We started by talking about what we wanted the future of public transit to look like. Here in Portugal, the public transport infrastructure is quite robust but it lacked a consolidated digital interface. The information about the schedules, prices, routes, were fractured across various platforms and apps with varying levels of functionality and usability. Uber demonstrated that by leveraging technology, they successfully redefined the industry of private transportation. Could this be done with city metro and bus systems? With trams and trains and everything else in between with public transportation?
We believed we could.
An single app that consolidated all the various public transport options in the city was a good start. Google maps and Moovit provided us with some ideas. We wanted to go further though. What if the user could pay for a metro ride with his phone as and when he wanted to use it. How would that work? How would it integrate with the existing public transport infrastructure of a city?
We figured that using QR codes at a station could work as an accurate indicator of the user’s geolocation (GPS often fails at underground stations). Thus all the user has to do is to check in at the origin station, ride the metro/bus and check out at the destination station. Behind the scenes we would calculate the route taken and charge the user’s credit card accordingly.
The app was the ticket.
With this approach we started building a prototype to validate our ideas. Working with the various incumbent transport operators with proprietary pricing models very quickly proved to be an uphill challenge. We had our work cut out – and we got cracking.
We identified two distinct business cases – the regular commuters and the occasional travelers. For the regular commuters, we assumed that they were familiar with public transport and used it as their primary mobility service in the city. So it was safe to assume to regular commuters would most likely walk into a bus/metro station and check in, ride the vehicle, transfer vehicles if necessary and finally check out at the destination station before exiting. With this basis, I sketched and wireframed flows for the Unplanned Trip use case.
For the occasional travelers, our goal was to encourage them to adopt public transit systems more often. So like Google Maps, user’s could search and find routes for travel with public transport. Unlike Google Maps though, we provided users with trips with real time as opposed to using a scheduled timetable (perks of partnering with the mobility providers!). Additionally if a user has already provided us with his destination, we don’t need him to check out at his destination. This was the basis of the Planned Trip use case.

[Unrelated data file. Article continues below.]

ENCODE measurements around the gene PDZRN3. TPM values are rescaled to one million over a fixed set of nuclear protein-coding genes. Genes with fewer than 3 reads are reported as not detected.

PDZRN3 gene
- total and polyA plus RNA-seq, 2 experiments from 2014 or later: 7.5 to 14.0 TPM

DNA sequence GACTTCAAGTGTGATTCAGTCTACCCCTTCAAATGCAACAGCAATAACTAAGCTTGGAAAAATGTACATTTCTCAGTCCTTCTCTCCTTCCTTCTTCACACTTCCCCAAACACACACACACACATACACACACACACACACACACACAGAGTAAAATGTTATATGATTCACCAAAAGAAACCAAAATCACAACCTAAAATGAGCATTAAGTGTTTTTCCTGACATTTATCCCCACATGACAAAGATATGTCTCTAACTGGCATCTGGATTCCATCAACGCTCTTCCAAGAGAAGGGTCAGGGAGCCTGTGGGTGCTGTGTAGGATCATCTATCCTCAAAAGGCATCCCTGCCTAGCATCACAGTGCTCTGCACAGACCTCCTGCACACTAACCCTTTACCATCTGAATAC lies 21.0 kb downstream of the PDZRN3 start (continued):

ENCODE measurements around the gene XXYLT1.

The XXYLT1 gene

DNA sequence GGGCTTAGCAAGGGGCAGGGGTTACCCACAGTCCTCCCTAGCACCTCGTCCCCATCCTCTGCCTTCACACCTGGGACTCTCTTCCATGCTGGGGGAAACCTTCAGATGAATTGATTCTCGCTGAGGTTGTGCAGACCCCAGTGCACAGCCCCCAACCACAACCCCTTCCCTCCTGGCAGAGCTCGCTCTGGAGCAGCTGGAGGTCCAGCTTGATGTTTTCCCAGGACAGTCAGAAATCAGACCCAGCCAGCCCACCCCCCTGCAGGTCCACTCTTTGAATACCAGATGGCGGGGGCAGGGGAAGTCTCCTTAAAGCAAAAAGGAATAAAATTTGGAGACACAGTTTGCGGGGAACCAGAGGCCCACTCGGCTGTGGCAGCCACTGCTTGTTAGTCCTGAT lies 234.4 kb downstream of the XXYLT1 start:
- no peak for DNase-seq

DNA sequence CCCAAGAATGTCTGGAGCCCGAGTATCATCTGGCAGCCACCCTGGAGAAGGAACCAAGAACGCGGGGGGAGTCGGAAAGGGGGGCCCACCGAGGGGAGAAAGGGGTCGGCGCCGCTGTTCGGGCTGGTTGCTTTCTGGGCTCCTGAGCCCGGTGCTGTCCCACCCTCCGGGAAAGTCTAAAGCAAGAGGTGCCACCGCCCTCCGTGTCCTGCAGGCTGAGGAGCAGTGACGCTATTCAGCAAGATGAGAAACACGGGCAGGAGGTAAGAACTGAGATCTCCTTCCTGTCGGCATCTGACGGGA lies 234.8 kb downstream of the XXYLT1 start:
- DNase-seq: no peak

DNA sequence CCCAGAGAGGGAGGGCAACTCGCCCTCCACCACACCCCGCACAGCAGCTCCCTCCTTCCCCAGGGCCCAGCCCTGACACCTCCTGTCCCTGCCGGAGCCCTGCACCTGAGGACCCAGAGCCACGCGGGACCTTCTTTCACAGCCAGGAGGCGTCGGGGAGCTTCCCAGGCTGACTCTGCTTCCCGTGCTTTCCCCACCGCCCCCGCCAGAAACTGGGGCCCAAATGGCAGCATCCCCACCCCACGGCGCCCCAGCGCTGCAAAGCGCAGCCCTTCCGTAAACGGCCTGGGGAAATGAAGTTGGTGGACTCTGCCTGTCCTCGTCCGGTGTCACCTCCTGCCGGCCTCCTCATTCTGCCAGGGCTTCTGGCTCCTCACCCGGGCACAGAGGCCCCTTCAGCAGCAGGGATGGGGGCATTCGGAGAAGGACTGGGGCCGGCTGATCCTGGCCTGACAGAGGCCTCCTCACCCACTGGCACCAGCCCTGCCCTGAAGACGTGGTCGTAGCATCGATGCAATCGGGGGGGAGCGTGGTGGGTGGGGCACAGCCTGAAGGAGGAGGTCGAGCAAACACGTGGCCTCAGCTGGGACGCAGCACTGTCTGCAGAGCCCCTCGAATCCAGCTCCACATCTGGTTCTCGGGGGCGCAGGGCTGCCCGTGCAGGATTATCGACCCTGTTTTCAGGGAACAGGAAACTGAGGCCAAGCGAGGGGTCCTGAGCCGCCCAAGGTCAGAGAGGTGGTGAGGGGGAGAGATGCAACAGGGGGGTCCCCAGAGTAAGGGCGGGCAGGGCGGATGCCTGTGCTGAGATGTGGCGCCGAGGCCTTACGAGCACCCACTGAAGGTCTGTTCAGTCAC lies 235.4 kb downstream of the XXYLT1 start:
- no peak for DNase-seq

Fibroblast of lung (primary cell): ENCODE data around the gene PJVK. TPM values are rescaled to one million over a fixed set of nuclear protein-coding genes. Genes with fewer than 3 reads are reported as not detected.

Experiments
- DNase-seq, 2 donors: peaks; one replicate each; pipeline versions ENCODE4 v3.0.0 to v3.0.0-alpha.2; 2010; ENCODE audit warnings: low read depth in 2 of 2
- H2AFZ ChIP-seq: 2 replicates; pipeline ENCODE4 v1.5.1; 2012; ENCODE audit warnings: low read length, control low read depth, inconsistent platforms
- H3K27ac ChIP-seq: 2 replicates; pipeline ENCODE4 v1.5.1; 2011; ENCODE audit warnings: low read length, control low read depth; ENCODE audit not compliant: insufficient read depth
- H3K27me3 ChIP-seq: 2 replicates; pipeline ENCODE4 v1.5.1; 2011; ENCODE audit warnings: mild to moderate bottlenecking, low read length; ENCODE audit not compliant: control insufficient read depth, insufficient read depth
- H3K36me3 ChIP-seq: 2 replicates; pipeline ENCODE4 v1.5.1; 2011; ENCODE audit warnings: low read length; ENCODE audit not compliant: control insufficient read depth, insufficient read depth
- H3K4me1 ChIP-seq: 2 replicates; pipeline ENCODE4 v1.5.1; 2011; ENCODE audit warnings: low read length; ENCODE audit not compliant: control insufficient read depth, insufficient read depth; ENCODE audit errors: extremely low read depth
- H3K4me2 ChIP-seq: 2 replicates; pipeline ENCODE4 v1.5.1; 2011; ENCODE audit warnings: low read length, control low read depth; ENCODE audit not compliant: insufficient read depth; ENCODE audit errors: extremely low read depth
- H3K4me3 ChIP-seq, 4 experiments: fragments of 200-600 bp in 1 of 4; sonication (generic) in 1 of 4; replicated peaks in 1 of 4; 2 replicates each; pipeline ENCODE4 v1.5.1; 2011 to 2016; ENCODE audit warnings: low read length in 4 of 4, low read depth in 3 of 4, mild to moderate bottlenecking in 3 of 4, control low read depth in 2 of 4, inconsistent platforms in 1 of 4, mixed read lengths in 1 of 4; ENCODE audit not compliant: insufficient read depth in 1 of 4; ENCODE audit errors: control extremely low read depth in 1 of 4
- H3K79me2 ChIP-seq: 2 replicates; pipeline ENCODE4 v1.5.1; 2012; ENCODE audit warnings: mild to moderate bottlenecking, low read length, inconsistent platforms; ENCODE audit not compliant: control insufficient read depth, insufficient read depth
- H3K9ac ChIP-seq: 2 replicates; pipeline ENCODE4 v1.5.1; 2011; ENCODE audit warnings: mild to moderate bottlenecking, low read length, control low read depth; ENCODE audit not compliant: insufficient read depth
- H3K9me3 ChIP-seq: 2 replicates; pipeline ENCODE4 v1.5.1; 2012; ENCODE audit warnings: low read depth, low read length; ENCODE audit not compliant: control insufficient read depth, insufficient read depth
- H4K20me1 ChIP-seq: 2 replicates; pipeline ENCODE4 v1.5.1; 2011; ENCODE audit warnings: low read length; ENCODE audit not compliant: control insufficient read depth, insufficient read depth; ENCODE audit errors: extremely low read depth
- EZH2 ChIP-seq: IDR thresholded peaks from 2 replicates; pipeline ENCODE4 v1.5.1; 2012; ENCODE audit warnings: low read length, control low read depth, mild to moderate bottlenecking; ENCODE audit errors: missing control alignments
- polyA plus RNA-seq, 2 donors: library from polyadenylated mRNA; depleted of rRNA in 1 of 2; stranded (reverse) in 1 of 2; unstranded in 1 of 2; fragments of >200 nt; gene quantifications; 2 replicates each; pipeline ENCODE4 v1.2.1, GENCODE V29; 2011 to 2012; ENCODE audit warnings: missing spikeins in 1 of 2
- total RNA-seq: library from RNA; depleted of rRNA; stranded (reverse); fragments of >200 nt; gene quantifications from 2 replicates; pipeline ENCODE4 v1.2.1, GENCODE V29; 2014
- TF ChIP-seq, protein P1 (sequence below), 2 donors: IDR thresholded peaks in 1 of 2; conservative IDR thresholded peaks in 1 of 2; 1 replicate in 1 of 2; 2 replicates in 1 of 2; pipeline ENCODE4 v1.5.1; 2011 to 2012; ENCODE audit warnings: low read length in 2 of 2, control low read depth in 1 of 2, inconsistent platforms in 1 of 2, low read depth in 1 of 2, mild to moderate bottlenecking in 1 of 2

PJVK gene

Initially we imagined that OneRide would be used for a single trip at a time. Thus I organized the information architecture based on two distinct contexts – On a trip and Pre/Post Trip. However with Planned trips, we quickly realized that the user may have multiple planned trips, a current active trip and receipts of past trips at the same moment. The distinct modes of the app were blurring and our assumptions were eroded as we expanded the product scope.
I eventually reworked the information architecture to separate planning (Home) and traveling (My Trips). This led to a ovehaul of the entire app and I reviewed and reworked many flows in the app. My Trips was now the home of all upcoming trips, past trips and the current active trip if it existed.
Five months in, we brought on a visual designer to start working on OneRide. We encouraged him to create a brand and style guide for a modern urban mobilty app test it with my wireframes approved by all the stakeholders. I brought him upto speed on the product, guided his work and reviewed the visual style he was taking. While he worked to polish the visual, I continued working on the app with testing and new features.
UX testing was not originally on the project timeline but with some deft planning, we squeezed in some technical testing. I had already conducted cognitive walkthroughs with colleagues on the design team to aid me over the months. Since Porto was the site for the product pilot, the lead engineer and I headed to Porto for a business trip and spent the day testing OneRide. We took a lot of buses and trains to see the app functioning in the real world. We learned more lessons and figured out more decisions in that one day than weeks of debating assumptions and opinions! We returned home and reworked the product’s pricing model, the validity model and redesigned many flows in the app. We now had a product that was finally coming alive as we headed to a 4th quarter launch date.
In retrospect, I think we made a few assumptions that blindly mimicked the functioning of the existing analog ticket. This was a clearly a missed opportunity. We had the opportunity to aggressively to rethink how public transport ticketing is done. could For instance we could have discarded the entire Unplanned Trip use case by asking the user where he was going after the first check in. This would convert every trip into a planned trip, consequently eliminate the need for a check out, simplify our model for validity and pricing. I also think we spent a great deal of time debating and refining UX flows based on opinions than conducting usability tests. Sure there were time and budget constraints (when is that not the case?) but I now clearly understand need for testing when creating something new without having any clear points of ref/competitors.
Note: OneRide is a copyrighted digital product owned by Novabase SGPS, S.A. including all intellectual property. The above information is drawn from my experience working in the capacity of an employee at Novabse.pt